How Dangerous Are The Cicada Killers In New Jersey?
July 5, 2021
And you thought regular wasps were bad. Take one look at a cicada killer and you’ll probably feel your bones quiver at the sight of these massive, scary bugs. These pests have been described as yellowjackets on steroids, and it’s plain to see why. But just how dangerous are the cicada killers in New Jersey?
What Are Cicada Killers?
Cicada killers, aka cicada hawks, are an especially large species of digger wasp found primarily in the eastern United States. These wasps are all about size, measuring up to a whopping three inches in length. They typically have a reddish-brown color with yellow patterning. Their massive size allows them to wrangle (you guessed it) cicadas, which they use to feed their larvae. When spotted in the wild, many cicada killers are seen carrying cicadas.
Unlike your typical hornets and yellowjackets, cicada killers are solitary wasps. In fact, the vast majority of wasp species in the world are solitary hunters like cicada killers. Rather than constructing the papery nests often associated with wasps, cicada killers dig burrows in lawns, gardens, or wherever large populations of cicadas may be.
Are Cicada Killers Dangerous?
Despite their freakishly large bodies, cicada killers aren’t especially dangerous to humans. Compared to other stinging insects, cicada killers are actually some of the least hazardous stinging pests. While males of the species may aggressively defend their territory, they lack a stinger to actually inflict any harm. Only female cicada killers are equipped with stingers, which they only use if provoked or improperly handled.
Cicada killers are far more interested in hunting their quarry than attacking people, and they do play a role in controlling the population of annoying cicadas. The only danger that cicada hunters pose is potential damage to your lawn from digging their solitary nests.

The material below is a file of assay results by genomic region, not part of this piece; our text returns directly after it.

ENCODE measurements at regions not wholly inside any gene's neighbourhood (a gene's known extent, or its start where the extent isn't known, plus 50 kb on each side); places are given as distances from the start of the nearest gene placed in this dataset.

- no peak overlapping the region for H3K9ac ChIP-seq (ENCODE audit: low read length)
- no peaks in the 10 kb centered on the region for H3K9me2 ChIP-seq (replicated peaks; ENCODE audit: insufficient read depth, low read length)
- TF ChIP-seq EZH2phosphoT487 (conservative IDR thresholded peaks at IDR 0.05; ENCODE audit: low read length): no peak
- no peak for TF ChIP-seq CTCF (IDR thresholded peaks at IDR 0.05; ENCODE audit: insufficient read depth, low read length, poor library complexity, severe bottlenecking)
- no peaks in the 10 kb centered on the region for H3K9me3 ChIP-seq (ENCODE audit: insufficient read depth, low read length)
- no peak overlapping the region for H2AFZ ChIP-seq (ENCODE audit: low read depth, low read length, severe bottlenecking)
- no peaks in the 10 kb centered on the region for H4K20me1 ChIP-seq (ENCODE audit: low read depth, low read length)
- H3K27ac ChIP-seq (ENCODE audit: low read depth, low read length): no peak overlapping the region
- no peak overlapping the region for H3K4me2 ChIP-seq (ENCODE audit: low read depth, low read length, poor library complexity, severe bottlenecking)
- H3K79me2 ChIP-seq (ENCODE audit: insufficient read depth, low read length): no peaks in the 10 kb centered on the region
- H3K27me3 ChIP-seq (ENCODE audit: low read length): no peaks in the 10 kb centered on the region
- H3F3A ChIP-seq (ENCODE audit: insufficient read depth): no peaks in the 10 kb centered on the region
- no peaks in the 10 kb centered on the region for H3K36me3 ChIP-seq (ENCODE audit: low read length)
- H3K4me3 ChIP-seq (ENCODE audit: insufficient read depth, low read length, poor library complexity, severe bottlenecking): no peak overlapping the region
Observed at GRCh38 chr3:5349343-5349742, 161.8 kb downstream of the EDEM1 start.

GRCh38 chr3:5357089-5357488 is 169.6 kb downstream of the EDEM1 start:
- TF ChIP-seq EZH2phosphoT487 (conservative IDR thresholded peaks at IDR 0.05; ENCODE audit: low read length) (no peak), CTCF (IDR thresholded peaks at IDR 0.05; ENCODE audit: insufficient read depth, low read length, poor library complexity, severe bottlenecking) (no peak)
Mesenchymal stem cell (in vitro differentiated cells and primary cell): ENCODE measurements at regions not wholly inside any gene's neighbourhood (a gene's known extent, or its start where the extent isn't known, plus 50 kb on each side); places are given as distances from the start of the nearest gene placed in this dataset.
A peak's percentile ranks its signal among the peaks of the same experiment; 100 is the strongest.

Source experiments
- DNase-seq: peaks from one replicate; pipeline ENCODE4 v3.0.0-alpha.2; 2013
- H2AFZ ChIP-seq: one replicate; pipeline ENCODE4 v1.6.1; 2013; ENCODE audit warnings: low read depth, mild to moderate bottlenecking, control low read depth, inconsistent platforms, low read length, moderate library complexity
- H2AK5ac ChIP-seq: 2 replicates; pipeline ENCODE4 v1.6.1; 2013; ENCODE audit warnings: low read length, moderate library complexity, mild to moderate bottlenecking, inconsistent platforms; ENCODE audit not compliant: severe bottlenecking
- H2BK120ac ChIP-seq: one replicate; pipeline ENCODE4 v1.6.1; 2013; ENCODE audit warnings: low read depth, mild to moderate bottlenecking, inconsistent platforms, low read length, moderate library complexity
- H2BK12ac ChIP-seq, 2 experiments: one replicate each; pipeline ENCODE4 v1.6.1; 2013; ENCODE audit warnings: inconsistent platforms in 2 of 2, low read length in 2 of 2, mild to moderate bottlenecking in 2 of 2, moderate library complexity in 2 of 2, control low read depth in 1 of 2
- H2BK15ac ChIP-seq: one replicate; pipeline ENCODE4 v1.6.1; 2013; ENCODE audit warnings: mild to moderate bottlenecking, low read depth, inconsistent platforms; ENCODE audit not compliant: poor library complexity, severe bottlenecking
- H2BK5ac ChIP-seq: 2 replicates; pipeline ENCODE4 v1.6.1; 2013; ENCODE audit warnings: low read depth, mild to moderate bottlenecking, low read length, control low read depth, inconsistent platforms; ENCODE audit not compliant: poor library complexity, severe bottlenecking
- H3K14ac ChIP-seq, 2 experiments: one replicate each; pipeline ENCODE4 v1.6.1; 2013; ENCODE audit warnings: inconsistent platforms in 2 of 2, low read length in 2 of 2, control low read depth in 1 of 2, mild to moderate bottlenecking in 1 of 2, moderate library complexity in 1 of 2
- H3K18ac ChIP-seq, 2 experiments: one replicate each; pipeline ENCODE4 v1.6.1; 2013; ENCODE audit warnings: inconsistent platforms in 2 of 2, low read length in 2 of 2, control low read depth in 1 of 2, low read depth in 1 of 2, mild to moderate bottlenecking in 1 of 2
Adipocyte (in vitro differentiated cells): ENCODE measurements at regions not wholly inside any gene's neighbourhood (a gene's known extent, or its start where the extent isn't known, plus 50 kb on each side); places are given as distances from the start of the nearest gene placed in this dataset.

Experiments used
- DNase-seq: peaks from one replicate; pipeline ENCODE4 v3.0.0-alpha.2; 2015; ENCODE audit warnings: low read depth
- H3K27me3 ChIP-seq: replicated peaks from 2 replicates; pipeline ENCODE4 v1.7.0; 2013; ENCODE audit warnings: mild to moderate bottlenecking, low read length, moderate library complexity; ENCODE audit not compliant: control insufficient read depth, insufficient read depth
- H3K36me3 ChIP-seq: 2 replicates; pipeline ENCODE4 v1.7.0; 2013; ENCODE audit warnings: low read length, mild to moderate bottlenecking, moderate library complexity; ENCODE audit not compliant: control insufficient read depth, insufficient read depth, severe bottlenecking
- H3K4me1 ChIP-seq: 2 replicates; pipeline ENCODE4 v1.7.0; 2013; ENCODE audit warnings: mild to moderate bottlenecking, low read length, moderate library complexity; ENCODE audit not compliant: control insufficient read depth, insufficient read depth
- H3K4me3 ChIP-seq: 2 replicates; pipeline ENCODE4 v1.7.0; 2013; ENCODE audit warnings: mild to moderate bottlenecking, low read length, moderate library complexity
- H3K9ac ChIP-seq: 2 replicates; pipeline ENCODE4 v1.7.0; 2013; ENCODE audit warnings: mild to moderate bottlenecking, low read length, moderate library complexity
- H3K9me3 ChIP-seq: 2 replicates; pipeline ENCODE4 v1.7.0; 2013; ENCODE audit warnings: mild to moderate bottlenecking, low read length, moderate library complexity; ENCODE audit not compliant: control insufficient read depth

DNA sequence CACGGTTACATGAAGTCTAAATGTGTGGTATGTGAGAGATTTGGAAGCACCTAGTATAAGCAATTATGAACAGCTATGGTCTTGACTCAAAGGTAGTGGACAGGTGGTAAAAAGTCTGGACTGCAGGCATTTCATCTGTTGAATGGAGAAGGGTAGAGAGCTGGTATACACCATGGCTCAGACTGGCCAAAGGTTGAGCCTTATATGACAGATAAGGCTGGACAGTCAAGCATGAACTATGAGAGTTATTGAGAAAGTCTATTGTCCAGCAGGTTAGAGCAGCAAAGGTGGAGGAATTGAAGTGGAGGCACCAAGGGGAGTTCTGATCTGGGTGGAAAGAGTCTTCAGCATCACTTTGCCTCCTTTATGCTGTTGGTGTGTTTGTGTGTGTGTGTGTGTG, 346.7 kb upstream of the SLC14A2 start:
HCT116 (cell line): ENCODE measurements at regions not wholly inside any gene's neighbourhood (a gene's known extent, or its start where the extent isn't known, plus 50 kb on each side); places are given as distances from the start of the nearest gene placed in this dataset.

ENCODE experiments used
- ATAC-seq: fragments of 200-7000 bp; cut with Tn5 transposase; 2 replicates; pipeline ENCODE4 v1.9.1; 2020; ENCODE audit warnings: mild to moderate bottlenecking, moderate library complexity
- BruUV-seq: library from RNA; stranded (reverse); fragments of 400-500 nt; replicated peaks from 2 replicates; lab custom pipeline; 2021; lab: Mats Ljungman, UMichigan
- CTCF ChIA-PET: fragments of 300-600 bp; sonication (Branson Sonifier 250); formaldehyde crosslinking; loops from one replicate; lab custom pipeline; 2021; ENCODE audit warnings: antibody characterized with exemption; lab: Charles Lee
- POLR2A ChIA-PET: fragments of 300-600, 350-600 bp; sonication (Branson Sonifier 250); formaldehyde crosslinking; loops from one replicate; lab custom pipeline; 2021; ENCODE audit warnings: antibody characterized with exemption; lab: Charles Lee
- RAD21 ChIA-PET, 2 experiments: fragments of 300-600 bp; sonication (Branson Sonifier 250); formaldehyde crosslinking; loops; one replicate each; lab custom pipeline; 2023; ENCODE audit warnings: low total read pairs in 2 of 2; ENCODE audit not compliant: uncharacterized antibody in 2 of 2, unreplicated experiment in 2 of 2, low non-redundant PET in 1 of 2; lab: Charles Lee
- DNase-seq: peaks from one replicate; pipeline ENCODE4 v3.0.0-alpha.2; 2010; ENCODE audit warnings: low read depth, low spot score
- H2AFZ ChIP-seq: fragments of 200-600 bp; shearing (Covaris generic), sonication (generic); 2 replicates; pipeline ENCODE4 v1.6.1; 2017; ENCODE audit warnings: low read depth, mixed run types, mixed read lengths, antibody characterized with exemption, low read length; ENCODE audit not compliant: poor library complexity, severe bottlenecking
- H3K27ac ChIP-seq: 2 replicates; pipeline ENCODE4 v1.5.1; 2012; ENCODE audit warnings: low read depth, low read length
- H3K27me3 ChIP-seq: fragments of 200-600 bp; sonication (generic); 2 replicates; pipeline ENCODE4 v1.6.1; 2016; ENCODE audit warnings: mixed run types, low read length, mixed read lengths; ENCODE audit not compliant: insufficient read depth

How To Prevent Cicada Killers
Nobody wants a bunch of three-inch wasps flying around their property like miniature fighter jets. While they might not be as bad as other stinging insects, it’s best to try and keep cicada killers from infesting your property. Luckily, there are few things you can do to prevent cicada killers on your New Jersey property:
Take care of your lawn. Cicada killers rarely infest well-kept lawns with dense grass. Invest in some serious lawn care to reduce dry patches and bare dirt that cicada killers can excavate for their nests. Seed, aerate, fertilize, and water your lawn regularly. Growing long grass in the later summer months is also recommended.
Overwater. If a luxurious lawn isn’t in the cards for your property, you can try overwatering the soil on your property to prevent cicada killers from nesting. Cicada killers prefer dry soil over muddy soil to build their nests and simply turning on the hose or sprinkler can help deter them from nesting.
Mind food and beverages. Like many wasps, cicada killers like a sweet treat now and then. Try not to leave sugary beverages like juice, soda, and beer unattended when outdoors to spare yourself the trauma of witnessing a three-inch wasp crawl out of your drink.
Cicada killers are relatively harmless pests, but they can cause serious scares for those with flying insect phobias. So, if you’ve got a cicada killer problem on your New Jersey property, call the pros at Amco Pest Solutions. We can provide you with the advice or assistance you need to get rid of these big bad wasps once and for all. For cicada killers and your stinging insect control needs in New Jersey, get in touch with us today.